Is Rossi the smiling assassin who always gets what he wants? Yamaha are certainly worried, reckons Mike Scott, the GP paddock pitbull
So it’s over, and Casey’s won. A second title defeat in a row for Valentino Rossi, and this one a real arse-kicking. Even in defeat Vale is the star of the show. He has people skills, after all.
Behind the scenes, he has been a driving force of serious turmoil. Much impetus for the control-tyre proposal came from his threats to quit if something wasn’t done to save him from his bad Michelins; and he then put the screws on harder to force through a bizarre one-man Bridgestone deal.
With consummate charm, however, he came out smelling of roses. And will again, now he has turned up the heat on Yamaha. It had always been, he said, “Yamaha’s prerogative to make bikes 20 kms slower than the others,” before laughingly dismissing the comment as a joke.
Wasn’t a joke, however, and after the last GP he went further. Even the Kawasakis and Suzukis were now faster than his M1, he pointed out, let alone Honda and the blistering Ducatis. And his engine had failed twice. If Yamaha didn’t sort it out, he was off – either to another manufacturer, or out of bike racing altogether.
The ground under Yamaha’s feet trembled again. I don’t think the engine men back at Hamamatsu HQ will get much sleep this winter.
The tyre switch – Rossi alone to Bridgestone while the other Yamaha guys stick with Michelin – was pure blackmail. Bridgestone had already told Honda and Yamaha to go away; but Rossi wouldn’t have it. Cue conspiracy, as Dorna chief Carmelo Ezpeleta wades in. “Eh, Mr Bridgestone,” says he, in effect. “Give Rossi your tyres, or I make the one-tyre rule. In favour of Michelin.”
And so it came to pass, on the evening after the last race of the year, Rossi confirmed the switch. He was fully aware of the irony that but a few hours before, Pedrosa had won on Michelins.
Bridgestones may prove Rossi’s biggest gamble yet. Michelin will fight back after their worst season ever. So too will the defeated giant Honda. Of the two, I expect the most from Honda. Senior heads have rolled back at HRC after the dismal showing of the RC212V (although it was fast enough by the final race to pass Stoner’s Ducati in a straight line). The replacement was already ready for testing.
Of course, it had pneumatic valve springs. “Of course”, because until then Honda had been furiously denying the need to replace steel springs, in spite of the lead set by Aprilia, Suzuki, Kawasaki and eventually Yamaha.
More intriguing were rather implausible rumours that HRC was also testing a desmodromic version in secret in Japan.
Honda already has experience with pneumatics in F1, a face-saver if they copy their motorbike rivals in this matter. It’s much harder to imagine them being comfortable with copying a system nowadays exclusively associated with Ducati. Well, certainly in public, anyway …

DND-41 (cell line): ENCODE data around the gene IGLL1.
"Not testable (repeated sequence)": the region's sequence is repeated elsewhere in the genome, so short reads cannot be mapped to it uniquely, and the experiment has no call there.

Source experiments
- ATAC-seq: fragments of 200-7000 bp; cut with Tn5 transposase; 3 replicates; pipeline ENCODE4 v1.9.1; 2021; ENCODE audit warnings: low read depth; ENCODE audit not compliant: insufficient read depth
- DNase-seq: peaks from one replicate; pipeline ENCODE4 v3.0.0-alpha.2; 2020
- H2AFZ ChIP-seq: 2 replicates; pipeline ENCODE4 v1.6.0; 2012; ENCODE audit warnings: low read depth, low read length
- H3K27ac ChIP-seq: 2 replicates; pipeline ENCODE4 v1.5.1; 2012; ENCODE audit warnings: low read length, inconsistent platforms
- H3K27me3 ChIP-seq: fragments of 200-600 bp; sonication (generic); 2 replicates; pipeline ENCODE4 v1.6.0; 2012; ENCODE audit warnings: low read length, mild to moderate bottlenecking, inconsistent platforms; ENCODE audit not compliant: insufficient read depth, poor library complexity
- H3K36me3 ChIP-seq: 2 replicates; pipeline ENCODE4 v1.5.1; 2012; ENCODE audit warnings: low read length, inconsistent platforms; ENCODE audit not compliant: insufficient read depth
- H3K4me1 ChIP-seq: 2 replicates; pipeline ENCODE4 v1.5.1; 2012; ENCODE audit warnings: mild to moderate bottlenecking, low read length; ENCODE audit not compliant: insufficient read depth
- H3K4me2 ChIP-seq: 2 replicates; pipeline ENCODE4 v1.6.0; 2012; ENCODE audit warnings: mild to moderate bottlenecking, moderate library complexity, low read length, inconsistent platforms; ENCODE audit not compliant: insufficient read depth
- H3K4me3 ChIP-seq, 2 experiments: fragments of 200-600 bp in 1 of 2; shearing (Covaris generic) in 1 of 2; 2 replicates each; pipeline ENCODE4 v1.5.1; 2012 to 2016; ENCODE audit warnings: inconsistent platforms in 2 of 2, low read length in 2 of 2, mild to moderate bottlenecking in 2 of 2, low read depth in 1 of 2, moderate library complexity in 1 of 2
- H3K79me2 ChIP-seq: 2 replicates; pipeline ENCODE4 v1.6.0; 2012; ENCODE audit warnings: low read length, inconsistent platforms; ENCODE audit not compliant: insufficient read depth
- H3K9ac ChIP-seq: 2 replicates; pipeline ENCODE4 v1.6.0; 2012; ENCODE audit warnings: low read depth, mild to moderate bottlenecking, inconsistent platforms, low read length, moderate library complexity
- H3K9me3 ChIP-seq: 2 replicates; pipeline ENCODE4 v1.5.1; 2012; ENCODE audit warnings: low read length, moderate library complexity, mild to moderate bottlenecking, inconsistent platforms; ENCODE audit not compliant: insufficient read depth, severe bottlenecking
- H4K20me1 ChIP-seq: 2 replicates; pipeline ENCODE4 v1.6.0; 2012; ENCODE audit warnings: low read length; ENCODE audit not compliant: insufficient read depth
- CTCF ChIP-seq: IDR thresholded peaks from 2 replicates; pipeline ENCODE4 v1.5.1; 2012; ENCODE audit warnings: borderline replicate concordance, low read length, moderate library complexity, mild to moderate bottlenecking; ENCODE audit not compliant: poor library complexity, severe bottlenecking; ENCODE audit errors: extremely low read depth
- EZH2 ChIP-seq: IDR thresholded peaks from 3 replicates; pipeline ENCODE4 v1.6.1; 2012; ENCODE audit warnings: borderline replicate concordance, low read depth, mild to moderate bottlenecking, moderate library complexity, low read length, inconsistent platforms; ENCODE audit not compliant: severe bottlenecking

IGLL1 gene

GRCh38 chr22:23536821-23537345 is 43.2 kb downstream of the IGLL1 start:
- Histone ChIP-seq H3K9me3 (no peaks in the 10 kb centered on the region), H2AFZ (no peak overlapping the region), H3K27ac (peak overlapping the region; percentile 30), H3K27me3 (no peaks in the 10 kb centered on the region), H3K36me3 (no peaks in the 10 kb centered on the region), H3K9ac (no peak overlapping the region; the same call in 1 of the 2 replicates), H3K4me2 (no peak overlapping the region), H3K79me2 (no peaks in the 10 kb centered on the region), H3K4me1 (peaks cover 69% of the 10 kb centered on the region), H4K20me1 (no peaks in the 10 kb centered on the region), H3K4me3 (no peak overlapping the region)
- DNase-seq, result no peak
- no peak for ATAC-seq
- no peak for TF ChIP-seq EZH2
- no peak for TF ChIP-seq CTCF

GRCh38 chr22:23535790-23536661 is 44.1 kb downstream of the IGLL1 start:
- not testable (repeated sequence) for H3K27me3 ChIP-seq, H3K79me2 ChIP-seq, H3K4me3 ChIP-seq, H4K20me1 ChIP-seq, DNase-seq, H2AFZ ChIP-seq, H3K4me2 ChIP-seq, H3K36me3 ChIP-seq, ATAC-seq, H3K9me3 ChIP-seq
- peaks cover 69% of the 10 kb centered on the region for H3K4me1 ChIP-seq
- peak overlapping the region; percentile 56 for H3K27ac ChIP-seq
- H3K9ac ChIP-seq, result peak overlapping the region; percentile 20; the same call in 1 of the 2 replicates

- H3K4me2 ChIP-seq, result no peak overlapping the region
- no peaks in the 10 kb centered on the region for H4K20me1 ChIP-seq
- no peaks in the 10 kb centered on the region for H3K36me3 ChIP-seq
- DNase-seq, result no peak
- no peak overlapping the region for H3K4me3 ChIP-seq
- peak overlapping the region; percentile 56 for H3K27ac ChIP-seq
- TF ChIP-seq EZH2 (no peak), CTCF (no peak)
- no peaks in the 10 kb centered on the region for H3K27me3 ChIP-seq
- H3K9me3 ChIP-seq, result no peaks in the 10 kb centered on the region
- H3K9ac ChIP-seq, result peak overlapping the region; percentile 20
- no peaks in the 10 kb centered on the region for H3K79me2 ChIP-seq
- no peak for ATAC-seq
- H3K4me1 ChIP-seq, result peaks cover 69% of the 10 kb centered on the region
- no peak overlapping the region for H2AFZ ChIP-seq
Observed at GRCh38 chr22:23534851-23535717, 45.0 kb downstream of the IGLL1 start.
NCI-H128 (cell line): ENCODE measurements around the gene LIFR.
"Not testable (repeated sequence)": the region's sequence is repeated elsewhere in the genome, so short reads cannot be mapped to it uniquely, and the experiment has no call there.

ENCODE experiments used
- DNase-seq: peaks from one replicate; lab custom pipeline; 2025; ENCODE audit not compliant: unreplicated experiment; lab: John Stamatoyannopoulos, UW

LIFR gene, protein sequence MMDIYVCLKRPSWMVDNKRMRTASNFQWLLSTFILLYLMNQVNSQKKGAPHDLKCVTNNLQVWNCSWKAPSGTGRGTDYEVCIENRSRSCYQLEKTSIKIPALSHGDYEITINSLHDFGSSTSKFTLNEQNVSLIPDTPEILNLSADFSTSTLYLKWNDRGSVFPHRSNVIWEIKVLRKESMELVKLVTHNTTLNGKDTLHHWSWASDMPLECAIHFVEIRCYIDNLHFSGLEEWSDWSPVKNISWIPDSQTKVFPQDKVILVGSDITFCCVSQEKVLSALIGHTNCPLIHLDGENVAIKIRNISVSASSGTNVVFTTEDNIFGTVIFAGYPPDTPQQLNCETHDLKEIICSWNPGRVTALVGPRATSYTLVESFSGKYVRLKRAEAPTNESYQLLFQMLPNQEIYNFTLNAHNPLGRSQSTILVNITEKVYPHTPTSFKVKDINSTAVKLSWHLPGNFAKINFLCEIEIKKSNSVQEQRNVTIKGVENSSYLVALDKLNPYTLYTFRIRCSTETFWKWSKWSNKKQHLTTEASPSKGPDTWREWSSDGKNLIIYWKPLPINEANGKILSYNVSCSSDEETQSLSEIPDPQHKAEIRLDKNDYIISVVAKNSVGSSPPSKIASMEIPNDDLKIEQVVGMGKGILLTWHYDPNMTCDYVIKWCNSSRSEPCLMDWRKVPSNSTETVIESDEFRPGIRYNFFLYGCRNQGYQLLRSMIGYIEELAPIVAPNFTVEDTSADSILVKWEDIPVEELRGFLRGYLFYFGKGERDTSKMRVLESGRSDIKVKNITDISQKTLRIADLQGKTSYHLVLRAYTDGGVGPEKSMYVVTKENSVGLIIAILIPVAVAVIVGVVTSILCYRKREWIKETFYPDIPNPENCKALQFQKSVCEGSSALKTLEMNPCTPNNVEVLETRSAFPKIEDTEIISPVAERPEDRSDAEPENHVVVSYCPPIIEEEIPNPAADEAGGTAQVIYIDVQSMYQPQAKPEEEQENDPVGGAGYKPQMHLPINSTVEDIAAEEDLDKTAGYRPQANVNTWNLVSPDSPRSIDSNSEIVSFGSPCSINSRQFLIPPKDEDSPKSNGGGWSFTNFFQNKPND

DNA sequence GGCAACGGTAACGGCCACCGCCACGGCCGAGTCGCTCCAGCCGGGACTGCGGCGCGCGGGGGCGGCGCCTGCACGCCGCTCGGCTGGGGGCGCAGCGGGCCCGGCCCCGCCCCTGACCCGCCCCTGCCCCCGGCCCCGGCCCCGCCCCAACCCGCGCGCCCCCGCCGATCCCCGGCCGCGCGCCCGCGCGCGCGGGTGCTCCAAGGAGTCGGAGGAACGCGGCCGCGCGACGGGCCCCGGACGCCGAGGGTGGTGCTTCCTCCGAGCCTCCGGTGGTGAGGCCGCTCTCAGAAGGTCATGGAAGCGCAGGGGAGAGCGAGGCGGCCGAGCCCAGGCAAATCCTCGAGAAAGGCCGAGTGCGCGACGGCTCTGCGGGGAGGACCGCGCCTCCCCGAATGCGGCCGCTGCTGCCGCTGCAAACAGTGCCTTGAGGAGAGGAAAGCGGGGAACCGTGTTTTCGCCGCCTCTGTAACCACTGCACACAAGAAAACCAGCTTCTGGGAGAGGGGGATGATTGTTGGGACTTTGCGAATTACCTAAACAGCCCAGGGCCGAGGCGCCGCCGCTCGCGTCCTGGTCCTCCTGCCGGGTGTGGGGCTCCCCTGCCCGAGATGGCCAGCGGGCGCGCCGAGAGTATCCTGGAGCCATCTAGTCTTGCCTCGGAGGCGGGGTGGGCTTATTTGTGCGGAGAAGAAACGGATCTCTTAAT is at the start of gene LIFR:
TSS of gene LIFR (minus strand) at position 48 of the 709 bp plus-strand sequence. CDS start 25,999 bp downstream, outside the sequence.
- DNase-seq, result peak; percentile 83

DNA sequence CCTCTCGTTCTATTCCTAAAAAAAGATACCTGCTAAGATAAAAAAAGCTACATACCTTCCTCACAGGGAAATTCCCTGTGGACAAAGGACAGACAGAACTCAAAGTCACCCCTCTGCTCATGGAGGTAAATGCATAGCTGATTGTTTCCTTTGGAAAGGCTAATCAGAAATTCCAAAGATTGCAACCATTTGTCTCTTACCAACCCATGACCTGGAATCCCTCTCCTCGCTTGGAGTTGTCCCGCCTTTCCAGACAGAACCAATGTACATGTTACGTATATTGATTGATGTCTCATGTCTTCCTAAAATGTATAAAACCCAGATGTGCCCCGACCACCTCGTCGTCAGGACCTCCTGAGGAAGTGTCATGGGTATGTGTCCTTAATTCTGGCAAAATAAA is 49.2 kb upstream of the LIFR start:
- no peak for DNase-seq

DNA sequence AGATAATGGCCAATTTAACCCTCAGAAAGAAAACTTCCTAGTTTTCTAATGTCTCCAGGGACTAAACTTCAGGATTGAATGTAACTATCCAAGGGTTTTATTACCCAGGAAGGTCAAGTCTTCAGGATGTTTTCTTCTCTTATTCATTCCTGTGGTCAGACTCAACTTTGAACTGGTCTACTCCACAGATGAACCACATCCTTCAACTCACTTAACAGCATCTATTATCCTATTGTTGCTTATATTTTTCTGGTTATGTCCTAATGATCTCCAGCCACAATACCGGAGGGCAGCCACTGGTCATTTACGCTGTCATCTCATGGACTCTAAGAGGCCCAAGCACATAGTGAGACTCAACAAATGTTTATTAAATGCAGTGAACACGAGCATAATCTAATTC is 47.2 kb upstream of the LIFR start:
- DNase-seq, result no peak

The scale of the Musical Teams was almost unprecedented this year, as riders including Melandri, Hopkins and de Puniet left their old pits for their motorhomes, swiftly changed out of one set of leathers into another, and walked back to different pits.
Two signings were the weirdest. Most were struck by the recruitment of Loris Capirossi for Suzuki, who I saw described by one Australian magazine as “Tomorrow’s Man”. Good God: he turns 35 next April. Loris is a fierce competitor on his day, but most of them were yesterday. Secondly, he’s not reckoned to be much of a development rider. An odd choice.
Not as odd as that of Colin Edwards, dropped from the factory Yamaha squad but handed down to the satellite team, where he will team with James Toseland. The placement, dictated by Yamaha, dismayed Tech 3 team boss Hervé Poncharal, who was more than pleased with the 2007 progress of his own protégé, fellow-Frenchman Sylvain Guintoli, who has now gone to Ducati.
I enjoyed watching Michael Schumacher belting round Valencia on a Desmosedici the day after the race, the seven-times F1 champion was only three seconds off race pace! His performance highlighted the pussyfooting of some (to be fair, not all) of the journalists who were “testing” the MotoGP bikes. More than one started braking before he was halfway down the main straight. I bet they won’t mention that when they’re talking about “feeling the traction control” and “steering with the rear” for the benefit of their readers.
Meanwhile, over at Suzuki, a little cameo, when 1987 World Champ and general racing hero Wayne Gardner popped round, hoping firstly to greet his former mechanic Stuart Shenton and secondly, please, to have a ride on their bike. He found his way barred by a rather over-enthusiastic PR man, who then turned round and asked: “Who the fuck was that?”
How soon we forget. Especially when we didn’t even know in the first place.
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